Year after year it seems that Santa is intent on sending me coal, but little does he know that this year I already have access to one of his Linux machines and I'm going to make sure that I at least deserve to get my fair share of black rocks. I decided to dig into the world of Linux rootkits and long-term footholds with evasion techniques; this is an area where lots of previous research has been done, but in traditional bootstrapper fashion I decided to start writing a backdoor from scratch with the long-term goal of making a rootkit that would be suitable for penetration tests instead of just heavy evasiveness and taking advantage of multiple rootkit methods.
Oftentimes as a penetration tester I gain root-level access to a system through a complex set of steps, but then find myself in a position where it is difficult to secure a long-term foothold with easy access back into the system, or without tripping up additional monitoring solutions. I wanted to create a rootkit that gave me unrestricted access over a secure channel, cleaned itself up after an engagement, evaded common detection techniques (while also allowing for retainment of detailed logs to send to clients post-engagement), and eventually offered tight Metasploit integration.
The first step was to do research and create a small proof-of-concept that would help me understand the scope of the space and the future project. That's how the trip down the chimney started.
A general rule of thumb is that if something runs with elevated privileges, someone has found a way to abuse it and use it for escalating privileges. When looking into prior open-source implementations, however, I quickly noticed that there were two kinds of rootkits that were most common:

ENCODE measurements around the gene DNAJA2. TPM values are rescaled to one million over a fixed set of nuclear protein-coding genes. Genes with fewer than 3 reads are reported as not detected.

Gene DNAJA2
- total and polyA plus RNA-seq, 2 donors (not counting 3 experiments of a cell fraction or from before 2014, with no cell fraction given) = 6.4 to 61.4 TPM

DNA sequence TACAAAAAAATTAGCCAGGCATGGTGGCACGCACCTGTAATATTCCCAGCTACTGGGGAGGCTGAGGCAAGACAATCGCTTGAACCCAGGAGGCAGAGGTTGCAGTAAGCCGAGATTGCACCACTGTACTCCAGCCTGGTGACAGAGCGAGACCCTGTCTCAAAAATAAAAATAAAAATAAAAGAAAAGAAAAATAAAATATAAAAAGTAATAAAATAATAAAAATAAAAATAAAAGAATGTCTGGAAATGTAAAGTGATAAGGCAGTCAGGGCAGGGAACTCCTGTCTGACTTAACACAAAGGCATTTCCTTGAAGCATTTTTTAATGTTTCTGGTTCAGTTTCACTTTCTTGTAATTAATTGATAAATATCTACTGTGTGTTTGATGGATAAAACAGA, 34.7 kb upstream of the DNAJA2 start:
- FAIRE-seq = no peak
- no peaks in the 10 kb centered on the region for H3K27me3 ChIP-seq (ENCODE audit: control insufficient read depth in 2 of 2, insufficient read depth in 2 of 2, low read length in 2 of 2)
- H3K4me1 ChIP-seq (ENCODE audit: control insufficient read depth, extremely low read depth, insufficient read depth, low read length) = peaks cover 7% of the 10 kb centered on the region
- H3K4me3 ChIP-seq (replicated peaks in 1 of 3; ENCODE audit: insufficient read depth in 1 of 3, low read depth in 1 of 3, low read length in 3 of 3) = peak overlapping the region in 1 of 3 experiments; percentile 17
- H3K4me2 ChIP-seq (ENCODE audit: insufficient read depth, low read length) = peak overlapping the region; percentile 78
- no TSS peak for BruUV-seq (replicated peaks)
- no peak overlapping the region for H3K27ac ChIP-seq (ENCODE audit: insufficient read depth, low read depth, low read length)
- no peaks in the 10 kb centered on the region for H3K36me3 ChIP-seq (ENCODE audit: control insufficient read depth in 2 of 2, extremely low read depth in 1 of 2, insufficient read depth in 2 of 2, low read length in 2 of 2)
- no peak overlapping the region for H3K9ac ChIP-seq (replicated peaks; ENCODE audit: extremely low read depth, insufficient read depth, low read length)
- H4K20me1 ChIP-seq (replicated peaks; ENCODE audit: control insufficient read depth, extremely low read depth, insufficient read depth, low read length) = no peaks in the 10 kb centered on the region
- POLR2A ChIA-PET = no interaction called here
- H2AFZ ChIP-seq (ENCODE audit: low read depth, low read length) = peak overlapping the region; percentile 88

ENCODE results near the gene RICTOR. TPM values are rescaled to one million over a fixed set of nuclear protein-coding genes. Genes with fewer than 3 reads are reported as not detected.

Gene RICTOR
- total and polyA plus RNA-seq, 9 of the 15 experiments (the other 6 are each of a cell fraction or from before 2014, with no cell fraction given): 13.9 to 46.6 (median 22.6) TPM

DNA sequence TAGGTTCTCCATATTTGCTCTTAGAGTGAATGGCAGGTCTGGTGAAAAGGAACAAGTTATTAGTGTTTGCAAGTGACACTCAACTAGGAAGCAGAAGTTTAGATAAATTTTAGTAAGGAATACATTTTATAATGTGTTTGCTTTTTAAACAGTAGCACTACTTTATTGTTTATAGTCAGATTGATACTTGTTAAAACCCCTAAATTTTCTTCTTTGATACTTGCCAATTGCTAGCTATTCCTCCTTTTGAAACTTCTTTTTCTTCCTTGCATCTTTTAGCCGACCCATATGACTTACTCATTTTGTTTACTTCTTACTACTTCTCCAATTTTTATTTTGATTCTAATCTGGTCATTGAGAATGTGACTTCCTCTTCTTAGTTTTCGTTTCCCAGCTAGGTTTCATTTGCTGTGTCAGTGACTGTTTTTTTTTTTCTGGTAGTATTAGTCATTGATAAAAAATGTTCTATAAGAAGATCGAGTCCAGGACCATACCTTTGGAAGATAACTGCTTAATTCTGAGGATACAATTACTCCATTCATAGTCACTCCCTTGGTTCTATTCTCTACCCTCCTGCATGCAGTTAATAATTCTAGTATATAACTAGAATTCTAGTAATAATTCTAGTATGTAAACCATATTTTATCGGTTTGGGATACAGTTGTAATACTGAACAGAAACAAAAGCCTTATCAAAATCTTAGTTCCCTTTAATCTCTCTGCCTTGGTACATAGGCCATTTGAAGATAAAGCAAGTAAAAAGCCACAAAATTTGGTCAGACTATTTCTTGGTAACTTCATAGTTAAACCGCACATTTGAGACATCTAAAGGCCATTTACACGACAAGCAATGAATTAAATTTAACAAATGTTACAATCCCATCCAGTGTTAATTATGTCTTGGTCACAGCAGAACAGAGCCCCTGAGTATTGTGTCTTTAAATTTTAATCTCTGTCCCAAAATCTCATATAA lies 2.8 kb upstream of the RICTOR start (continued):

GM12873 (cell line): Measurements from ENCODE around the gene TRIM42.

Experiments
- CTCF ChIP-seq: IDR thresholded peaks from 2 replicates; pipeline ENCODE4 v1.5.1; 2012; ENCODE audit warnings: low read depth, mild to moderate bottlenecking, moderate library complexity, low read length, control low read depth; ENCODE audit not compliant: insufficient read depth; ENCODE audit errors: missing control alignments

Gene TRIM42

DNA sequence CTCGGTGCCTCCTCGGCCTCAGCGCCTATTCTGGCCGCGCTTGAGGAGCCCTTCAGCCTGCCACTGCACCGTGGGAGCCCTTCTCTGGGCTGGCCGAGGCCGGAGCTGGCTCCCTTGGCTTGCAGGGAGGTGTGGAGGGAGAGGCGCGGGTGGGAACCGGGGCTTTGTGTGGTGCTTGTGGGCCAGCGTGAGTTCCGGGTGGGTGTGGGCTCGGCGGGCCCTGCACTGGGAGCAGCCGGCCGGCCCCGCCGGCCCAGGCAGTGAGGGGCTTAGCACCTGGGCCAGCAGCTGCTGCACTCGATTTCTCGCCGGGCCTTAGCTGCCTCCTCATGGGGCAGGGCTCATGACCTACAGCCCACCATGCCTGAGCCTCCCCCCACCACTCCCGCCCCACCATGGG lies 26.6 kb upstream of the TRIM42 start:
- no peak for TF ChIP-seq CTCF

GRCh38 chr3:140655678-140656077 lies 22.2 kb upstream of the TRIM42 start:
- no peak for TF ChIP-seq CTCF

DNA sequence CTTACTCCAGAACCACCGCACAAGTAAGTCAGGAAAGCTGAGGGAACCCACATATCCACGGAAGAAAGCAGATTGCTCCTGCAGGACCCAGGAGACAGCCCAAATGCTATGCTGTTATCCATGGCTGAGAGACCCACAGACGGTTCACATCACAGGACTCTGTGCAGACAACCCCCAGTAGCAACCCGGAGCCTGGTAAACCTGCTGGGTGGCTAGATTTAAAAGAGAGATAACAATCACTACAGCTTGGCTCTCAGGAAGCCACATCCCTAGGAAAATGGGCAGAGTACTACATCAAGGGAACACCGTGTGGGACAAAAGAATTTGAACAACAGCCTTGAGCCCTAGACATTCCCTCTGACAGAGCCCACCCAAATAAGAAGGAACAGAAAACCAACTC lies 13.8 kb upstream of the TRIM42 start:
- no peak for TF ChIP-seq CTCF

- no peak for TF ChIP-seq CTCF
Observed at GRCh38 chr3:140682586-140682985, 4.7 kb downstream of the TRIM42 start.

- Kernel module rootkits: These are straightforward. They insert kernel modules into a system, giving fairly unrestricted access and allowing for very high levels of evasion.
- ld.so userland hooking rootkits: Most Linux dynamic linkers load shared objects from a defined path, but also first load shared objects from files defined in
/etc/ld.so.preload. This class of rootkits injects a shared object (.so) file into all dynamically linked processes and allows for the rootkit developers to hook into any system calls.
While both of these are extremely interesting, I quickly discovered the Jynx2 and Azazel projects to be the most fully-featured, weaponized, and easiest to understand for a Christmas weekend research project.
The Night Before
After taking the knowledge learned from the latter projects it was time to start tinkering by just writing code. Knowing that Go supported C export functions as well as building ELF shared objects, I chose that as my toolkit to attempt the project and started designing the application. For this simple example I kept it easy and did a bind shell over a secure channel using the Noise protocol, and specifically the NoiseSocket extension, to handle authentication and encryption on the bind shell. Compile time arguments were used to embed the mutually authenticated keys; the configuration is hardcoded into the shared object to keep it even more simple and minimize parsing. Additionally simply checking the system time and comparing it to the hardcoded time for the length of an engagement allows for naive but simple hooks for the end of an engagement—for example, removing the shared objects and the configuration entries.
Earning My Coal
Many hours of debugging and fighting linking later, everything started to take shape. A working example with debugging enabled and injection into the
ld.so.preload showed promising results.
Disabling debugging made things even more promising, as there is no more output to the user.
For the more curious, a copy of this proof-of-concept, the laundry list of caveats, and a list of references I used for research can be found in this repository (eggnog not included).
Many things that I experimented with did not make it into this example, such as; accept() hooks with lookahead or Jynx2 like source port checks, evasion techniques, logging, dynamic configuration, reverse shells with meterpreter support, executable shared object to allow for self-installation, actual privilege escalation, Go plugin support, tests, so many more tests, and more. Many of the requirements for a proper and stable penetration testing rootkit were not met, but it was a fun project that proved to be both challenging and promising. It definitely inspires me to continue down this line of research. Saint Nick might be able to get away with giving me coal this year, but I’d bet he won’t next year! Stay tuned for more HaXmas miracles.
Get the full complement of HaXmas hijinks here.